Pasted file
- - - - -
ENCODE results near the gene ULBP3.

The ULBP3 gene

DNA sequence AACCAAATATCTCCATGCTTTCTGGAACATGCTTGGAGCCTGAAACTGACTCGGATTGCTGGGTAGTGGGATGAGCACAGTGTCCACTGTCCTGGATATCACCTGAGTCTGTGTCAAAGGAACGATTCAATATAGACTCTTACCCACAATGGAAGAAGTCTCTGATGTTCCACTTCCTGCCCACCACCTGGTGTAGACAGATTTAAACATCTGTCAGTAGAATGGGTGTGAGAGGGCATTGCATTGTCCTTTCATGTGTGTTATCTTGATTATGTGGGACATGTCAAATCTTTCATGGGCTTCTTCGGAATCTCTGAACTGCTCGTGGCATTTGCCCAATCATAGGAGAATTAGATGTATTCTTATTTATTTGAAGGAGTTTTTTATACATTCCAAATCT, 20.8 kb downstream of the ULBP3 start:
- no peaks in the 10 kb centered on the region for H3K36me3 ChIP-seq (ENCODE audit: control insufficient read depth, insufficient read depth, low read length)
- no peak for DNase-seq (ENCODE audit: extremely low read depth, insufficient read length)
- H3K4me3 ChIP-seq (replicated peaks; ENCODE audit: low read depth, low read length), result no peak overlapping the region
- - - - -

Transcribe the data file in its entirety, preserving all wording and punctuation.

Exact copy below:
ENCODE results near the gene ULBP3.

The ULBP3 gene

DNA sequence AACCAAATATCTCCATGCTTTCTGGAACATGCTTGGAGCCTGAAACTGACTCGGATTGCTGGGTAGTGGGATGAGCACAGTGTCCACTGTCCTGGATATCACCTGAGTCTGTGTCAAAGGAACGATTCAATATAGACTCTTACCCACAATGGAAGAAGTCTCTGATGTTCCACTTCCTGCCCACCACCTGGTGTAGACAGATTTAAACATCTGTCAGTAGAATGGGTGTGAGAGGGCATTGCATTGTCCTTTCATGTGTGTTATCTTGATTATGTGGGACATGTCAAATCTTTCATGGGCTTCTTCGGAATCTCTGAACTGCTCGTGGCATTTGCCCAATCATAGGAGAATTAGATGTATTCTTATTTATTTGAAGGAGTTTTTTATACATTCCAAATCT, 20.8 kb downstream of the ULBP3 start:
- no peaks in the 10 kb centered on the region for H3K36me3 ChIP-seq (ENCODE audit: control insufficient read depth, insufficient read depth, low read length)
- no peak for DNase-seq (ENCODE audit: extremely low read depth, insufficient read length)
- H3K4me3 ChIP-seq (replicated peaks; ENCODE audit: low read depth, low read length), result no peak overlapping the region